When facing criminal charges in Texas, specifically drug charges, those accused must take such charges extremely seriously. A drug conviction can result in substantial jail time, damage to reputation and more that can have a long-lasting effect on one's future.
One man faced such harsh consequences when he was accused and ultimately sentenced by a federal court to distributing heroin to another which resulted in that person's death. He was sentenced to 20 years in prison. However, after multiple appeals, the United States Supreme Court recently overturned the lower courts' decisions.
The victim's wife testified that her husband also used marijuana and oxycodone the day before he died. These drugs were also found in his system in the autopsy. Accordingly, experts at trial could not say for certain it was the heroin, the drug distributed by the accused man, that caused the death alone.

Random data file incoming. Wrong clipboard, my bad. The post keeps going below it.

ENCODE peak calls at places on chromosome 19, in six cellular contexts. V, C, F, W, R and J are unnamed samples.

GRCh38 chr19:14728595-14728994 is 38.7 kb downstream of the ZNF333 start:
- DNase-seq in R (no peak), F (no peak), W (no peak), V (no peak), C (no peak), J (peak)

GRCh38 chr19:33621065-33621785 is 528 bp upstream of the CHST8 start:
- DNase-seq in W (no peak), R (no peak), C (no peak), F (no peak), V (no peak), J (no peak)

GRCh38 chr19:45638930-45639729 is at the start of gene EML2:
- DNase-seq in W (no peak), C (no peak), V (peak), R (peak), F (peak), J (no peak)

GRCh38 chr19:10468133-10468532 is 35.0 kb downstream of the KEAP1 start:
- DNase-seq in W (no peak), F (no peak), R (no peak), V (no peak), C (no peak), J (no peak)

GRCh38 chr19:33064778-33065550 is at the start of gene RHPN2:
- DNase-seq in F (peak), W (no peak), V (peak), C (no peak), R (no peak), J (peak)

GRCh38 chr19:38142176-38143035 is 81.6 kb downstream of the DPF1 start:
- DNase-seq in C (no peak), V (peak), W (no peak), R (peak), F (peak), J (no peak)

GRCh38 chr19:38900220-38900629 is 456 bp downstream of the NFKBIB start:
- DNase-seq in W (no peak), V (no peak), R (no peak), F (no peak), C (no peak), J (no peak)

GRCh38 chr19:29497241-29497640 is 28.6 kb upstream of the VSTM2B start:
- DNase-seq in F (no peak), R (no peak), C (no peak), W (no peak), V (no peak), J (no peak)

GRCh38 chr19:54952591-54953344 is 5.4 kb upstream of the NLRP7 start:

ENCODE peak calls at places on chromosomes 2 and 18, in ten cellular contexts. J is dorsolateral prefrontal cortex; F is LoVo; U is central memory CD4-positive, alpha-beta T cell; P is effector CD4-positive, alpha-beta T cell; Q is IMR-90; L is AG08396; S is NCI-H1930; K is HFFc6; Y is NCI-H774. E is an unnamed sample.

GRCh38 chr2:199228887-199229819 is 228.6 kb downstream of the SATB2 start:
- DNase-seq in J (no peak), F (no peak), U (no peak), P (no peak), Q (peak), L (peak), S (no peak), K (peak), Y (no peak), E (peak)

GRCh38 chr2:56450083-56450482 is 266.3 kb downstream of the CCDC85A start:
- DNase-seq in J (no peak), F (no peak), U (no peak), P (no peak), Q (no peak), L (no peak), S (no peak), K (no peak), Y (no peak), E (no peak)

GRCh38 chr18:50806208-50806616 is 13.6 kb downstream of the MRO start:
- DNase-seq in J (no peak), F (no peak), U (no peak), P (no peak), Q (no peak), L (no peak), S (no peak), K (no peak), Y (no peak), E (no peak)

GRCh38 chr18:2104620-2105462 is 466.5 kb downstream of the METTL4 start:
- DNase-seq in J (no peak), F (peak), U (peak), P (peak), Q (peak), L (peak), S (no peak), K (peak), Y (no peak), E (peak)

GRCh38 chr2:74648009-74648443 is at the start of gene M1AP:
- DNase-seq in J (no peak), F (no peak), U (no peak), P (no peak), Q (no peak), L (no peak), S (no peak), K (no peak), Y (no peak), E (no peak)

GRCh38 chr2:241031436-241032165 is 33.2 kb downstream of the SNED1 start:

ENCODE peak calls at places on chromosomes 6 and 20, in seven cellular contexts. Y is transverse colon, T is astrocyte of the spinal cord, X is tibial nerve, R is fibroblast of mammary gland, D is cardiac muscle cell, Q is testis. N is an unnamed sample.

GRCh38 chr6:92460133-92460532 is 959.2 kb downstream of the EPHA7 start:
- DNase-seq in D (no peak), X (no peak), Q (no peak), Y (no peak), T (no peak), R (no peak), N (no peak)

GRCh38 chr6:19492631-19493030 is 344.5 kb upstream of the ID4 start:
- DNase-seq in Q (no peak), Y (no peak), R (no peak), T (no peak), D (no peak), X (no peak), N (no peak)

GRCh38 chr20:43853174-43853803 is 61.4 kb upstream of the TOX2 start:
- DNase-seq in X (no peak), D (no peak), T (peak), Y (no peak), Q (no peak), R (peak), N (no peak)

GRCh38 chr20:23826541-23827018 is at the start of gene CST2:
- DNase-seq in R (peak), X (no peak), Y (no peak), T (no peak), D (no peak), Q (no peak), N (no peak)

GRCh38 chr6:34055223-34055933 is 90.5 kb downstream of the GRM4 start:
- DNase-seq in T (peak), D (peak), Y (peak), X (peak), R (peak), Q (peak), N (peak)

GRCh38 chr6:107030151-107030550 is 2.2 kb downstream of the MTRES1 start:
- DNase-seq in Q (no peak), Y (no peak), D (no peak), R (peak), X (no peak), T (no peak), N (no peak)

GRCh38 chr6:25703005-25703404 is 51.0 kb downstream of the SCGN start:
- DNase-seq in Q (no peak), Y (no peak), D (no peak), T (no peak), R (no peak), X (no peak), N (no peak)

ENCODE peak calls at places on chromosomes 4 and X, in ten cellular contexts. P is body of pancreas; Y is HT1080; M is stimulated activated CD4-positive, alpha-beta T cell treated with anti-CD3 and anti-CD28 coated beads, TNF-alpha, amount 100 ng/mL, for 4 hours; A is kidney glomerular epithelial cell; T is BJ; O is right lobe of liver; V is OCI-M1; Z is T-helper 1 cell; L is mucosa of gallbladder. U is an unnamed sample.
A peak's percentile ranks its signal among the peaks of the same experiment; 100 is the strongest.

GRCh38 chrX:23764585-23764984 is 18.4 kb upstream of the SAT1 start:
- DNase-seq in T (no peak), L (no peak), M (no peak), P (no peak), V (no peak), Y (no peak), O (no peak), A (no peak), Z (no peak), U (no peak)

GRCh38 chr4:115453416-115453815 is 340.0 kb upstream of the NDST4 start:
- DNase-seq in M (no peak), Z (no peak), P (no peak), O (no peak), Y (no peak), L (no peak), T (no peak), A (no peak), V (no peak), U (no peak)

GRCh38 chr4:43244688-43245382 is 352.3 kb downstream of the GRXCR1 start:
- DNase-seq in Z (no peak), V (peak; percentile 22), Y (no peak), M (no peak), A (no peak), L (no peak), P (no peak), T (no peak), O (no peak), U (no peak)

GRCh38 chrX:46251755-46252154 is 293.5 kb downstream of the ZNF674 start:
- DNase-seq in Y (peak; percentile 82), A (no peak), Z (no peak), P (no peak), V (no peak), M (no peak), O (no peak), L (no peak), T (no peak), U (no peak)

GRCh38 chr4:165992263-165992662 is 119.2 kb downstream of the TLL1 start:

Per the court, Congress enacted the law in question, which requires that but for the distributed and ingested drug, the death would have not occurred. Because the prosecution did not provide sufficient evidence that but for the heroin ingestion, the death would have never occurred, the Supreme Court overturned the lower court rulings with regard to the heroin distribution resulting in death charge.
Interestingly, the corresponding state charge in Texas considers whether the illegal drug is a "contributing factor" to a death, which prosecutors may try to use in complex cases similar to this, where a number of factors could lead to a victim's passing. By way of the Court's decision here, under federal law, the drug must play a more primary role.
While this was a long-fought court battle, it is this type of criminal defense involved in both drug charges and convictions that helps protect those accused under the law. While the criminal justice system strives to create fair results, sometimes certain legal standards are misinterpreted or even abused by the court systems. Vigorous criminal defense can help work to avoid such unfavorable events at trial and beyond.
Source: Courthouse News Service, "Justices Toss Conviction in Heroin-Linked Death," Barbara Leonard, Jan. 27, 2014